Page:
It's a far cry from the beautiful wedding of two weeks ago to the sordid divorce court of this week. But come with me, and see the seamy side of life - and thank your lucky stars that your home is not broken up or disgraced. Our small writers' club decided to have a "field day" every now and then, to go out and gain first-hand knowledge of conditions - favorable and otherwise. Our first trip (last Tuesday) was to the Court of Domestic Relations. This court, according to its title, should help couples learn the art of getting along together. Instead, it has become an instrument that severs the tie that is called the Holy Bond of Matrimony. There was a steady stream of plaintiffs, flanked by loyal relatives and character witnesses. These plaintiffs, with one exception, were asking unconditional release from their mates. The exception was an elderly man, asking for the custody of a child. His voice was so low that I could not hear his story. The defendants did not appear. Many of them could not be accounted for - so long had it been since they ran away from their responsibilities as bread-winner and partner in child raising. There was the trim, sleek little colored woman with cannibal ear-rings, mother of nine children, whose husband ran out on her four or five years ago. There was the sweet, appealing little blonde, whose husband abused her and failed to support her. There was the quiet, refined woman of 50, whose husband is a gay Lothario among other women. (The judge asked this woman to wait two weeks, in the hope of reconciliation). There was the earnest young doctor, who was married in Europe, came to this country - to Cleveland - alone, and sent for his wife a short time later. She fell in love with a German on shipboard (a German spy, maybe) and never came to Cleveland at all; just stayed in New York. Case after case, in steady and rapid succession - each one requiring about five minutes. That included the evidence of one corroborative witness and one character witness.
Yesterday's (Wednesday's) paper shows scenes from that very court-room; the white-haired, kindly judge; the tense young witness. The newspaper goes on to say that increased prosperity has brought on more divorces. A young woman knows she can get a job and can get along without that shiftless mate. It takes trouble sometimes to bring couples closer together. It became rather tiresome, hearing only one side of a divorce case. We left before 11:30, went to lunch, where we tried to masticate the evidence.
We decided to visit the Criminal Court in the afternoon. That is a fairly new building - and oh, so frighteningly large. To our disappointment, court had adjourned for the rest of the day. By luck the foreman of the Grand Jury came by. He is a friend of one of our members. He arranged to have an expert and kindly guide take us all through the building. First, we went down to the basement, where we had to pass the "electric eye." This electric eye detects any base metal about your person. In other words, it is impossible to hide a gun, saw, file or any weapon or tool about one's person. The little green bar of light in the machine turns and dances like a compass needle when bobby pins and small metal objects are passing through. But for a knife or gun it turns red. You can't fool the electric eye. One tender-hearted member of our group balked at the idea of visiting the prison cells. I think - I hope - we all felt a tremor of fear and revulsion - but we all went. That place has haunted my memory ever since. Human beings penned up like cattle. I do not mean that our prisoners are not well-treated. I know they are. And the guards there, though quite gigantic in stature, are so kindly, you just know that, down in their hearts, they say of some criminal, "There, but for the grace of God, am I." We took the elevator to the 12th floor. (The top floor -13th - is used for storage space). The kitchen, clean and neat, is on 12th. Large trays, filled with freshly baked and iced cakes, refute any notion that our prisoners live on bread and water. Just to give an idea of what it means to feed all those prisoners, awaiting trial, the 45-gallon coffee tank is filled (and drained) three times a day. The "trustees," who help in the kitchen were seated around a long table in a large, unguarded room. The jail authorities wisely separate the juvenile delinquents and first offenders from the hardened criminals; every type of criminal is locked up in this jail - from auto thieves to murderers. We did not see the psychopathic cases - thank goodness.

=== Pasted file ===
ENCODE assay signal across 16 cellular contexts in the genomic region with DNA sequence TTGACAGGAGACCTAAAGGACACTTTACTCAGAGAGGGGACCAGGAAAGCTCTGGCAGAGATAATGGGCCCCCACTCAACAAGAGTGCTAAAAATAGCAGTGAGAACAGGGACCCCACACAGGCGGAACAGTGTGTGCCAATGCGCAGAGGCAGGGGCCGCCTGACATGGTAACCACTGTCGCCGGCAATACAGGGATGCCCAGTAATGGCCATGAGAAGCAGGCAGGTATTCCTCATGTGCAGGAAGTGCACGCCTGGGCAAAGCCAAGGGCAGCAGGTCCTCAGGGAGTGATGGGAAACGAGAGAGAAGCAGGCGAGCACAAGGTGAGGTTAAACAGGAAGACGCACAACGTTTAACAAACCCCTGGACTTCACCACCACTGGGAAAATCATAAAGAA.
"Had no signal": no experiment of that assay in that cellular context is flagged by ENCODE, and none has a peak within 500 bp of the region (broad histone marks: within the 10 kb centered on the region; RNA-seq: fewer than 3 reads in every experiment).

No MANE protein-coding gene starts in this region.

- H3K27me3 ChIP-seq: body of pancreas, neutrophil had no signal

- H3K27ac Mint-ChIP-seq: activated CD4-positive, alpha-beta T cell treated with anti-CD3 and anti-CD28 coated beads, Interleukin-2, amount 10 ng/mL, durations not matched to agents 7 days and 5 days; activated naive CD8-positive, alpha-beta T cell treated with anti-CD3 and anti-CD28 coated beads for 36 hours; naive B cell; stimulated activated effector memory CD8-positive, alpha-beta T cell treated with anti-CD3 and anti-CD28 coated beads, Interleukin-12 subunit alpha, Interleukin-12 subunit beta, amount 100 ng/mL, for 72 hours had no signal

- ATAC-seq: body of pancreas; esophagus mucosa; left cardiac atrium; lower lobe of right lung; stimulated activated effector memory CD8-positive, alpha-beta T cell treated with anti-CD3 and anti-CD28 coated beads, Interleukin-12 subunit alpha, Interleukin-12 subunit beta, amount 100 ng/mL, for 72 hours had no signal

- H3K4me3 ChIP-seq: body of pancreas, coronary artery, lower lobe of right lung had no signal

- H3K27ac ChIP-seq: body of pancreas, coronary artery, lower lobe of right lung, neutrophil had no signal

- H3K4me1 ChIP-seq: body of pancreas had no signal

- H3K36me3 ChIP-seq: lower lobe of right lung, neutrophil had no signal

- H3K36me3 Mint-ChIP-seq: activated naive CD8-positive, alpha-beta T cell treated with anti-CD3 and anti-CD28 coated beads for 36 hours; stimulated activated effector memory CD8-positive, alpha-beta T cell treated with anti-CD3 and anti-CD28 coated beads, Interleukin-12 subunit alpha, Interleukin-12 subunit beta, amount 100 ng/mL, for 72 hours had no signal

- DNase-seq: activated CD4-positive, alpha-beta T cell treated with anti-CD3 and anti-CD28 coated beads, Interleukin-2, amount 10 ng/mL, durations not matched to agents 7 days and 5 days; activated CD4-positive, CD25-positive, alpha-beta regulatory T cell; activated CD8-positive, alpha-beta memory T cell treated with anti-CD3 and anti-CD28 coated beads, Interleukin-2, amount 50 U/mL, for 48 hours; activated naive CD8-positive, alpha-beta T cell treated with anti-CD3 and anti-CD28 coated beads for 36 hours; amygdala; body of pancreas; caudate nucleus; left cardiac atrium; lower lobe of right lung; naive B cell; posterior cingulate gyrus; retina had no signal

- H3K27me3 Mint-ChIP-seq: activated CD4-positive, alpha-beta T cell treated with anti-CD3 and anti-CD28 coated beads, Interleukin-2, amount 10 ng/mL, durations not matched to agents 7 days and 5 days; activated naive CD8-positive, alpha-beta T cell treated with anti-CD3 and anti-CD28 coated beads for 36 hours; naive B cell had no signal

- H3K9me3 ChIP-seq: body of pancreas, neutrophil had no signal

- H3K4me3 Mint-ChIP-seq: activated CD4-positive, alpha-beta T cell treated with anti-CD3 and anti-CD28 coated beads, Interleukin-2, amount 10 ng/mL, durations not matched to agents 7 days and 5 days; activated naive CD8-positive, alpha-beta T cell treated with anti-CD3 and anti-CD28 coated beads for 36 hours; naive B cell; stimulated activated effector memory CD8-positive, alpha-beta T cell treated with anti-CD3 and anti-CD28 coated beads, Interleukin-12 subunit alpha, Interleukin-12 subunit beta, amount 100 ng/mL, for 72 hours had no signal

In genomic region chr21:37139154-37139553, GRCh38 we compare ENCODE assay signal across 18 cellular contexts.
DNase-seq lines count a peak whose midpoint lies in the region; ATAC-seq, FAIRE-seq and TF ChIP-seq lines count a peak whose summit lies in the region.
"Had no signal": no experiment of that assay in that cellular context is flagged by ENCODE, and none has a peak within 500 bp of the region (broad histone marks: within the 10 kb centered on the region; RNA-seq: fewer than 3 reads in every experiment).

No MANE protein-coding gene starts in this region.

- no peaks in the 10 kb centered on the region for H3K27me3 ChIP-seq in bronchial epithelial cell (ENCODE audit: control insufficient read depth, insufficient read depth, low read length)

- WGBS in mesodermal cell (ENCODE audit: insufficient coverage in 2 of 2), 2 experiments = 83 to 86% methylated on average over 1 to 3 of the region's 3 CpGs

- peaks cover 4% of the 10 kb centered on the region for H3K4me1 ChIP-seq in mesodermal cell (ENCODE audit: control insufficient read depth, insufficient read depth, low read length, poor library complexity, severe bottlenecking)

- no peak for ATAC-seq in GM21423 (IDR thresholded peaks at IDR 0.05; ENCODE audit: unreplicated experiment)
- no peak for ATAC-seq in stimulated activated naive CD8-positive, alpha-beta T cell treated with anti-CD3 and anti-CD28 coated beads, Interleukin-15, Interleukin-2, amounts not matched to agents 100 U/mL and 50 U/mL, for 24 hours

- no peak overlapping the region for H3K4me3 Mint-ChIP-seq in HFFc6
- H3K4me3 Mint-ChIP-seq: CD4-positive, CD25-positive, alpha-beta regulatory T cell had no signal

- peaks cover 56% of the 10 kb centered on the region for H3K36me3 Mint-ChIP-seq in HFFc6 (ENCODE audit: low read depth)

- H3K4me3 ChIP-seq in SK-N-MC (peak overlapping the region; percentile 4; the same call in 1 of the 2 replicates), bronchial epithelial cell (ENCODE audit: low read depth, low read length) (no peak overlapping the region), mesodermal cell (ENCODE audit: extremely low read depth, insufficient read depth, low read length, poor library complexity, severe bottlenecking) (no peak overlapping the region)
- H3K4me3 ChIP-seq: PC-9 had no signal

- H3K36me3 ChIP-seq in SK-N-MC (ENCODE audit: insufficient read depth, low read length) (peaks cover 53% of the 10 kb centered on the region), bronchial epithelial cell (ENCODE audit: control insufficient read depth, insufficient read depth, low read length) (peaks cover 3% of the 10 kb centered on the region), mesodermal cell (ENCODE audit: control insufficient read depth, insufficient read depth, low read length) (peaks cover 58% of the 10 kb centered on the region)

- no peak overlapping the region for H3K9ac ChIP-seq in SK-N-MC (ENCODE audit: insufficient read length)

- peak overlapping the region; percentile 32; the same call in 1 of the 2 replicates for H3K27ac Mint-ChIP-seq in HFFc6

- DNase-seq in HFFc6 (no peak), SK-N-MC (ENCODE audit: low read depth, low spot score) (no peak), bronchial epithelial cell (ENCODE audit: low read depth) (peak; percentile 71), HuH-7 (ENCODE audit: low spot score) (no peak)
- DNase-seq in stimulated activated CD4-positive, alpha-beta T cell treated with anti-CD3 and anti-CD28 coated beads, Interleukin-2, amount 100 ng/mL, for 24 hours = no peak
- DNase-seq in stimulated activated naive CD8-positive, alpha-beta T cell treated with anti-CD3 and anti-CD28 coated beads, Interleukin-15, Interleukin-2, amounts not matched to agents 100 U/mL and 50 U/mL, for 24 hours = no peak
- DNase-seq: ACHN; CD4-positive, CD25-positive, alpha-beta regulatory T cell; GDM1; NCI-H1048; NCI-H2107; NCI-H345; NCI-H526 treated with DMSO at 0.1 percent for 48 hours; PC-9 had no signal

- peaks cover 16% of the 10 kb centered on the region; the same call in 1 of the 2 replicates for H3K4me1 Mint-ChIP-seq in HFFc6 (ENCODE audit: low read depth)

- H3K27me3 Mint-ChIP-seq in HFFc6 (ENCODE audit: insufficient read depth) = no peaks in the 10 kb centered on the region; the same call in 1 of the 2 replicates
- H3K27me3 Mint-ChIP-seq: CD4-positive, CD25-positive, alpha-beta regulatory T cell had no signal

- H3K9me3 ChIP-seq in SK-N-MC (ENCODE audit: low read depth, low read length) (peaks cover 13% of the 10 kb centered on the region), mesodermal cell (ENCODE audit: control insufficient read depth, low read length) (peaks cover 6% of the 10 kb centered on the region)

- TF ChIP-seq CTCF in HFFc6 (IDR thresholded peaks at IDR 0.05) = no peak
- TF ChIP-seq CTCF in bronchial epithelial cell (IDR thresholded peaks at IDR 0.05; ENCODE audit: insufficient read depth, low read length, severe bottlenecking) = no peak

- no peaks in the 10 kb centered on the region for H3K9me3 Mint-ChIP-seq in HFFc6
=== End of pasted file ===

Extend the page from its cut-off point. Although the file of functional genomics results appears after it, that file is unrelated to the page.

One boy peered at us through the heavy mesh, and said, with dismay, "Oh, there's nobody there that I know." Another group of young men looked at us sneeringly, and one of their number whispered in disgust, "P.T.A." I couldn't help but think P.T.A. stands for Parents-Teachers-Absent in your young life." Oh, those young men - so very young - already launched in a career of crime. One very young man - so new in crime, and conscience-stricken, only the night before - wrote a note with a piece of soap on a mirror. "I would rather die than bring disgrace on my folks." He made a noose of his bedsheet, and took his own life. The jail provides every need, including spiritual comfort. There are three chapels there - beautiful chapels - Catholic, Protestant, Jewish; in each one some men seeking spiritual comfort. If their fathers and mothers had taken them by the hand in childhood, and led them to the church of their faith, they wouldn't need this prison chapel today, would they? What can we do to keep these young boys (and girls) from going wrong? We take care of them after they go wrong. Why don't we take care of them first?
Florence B. Taylor.
Next -11/27/41 - Thanksgiving. The Wedding Gown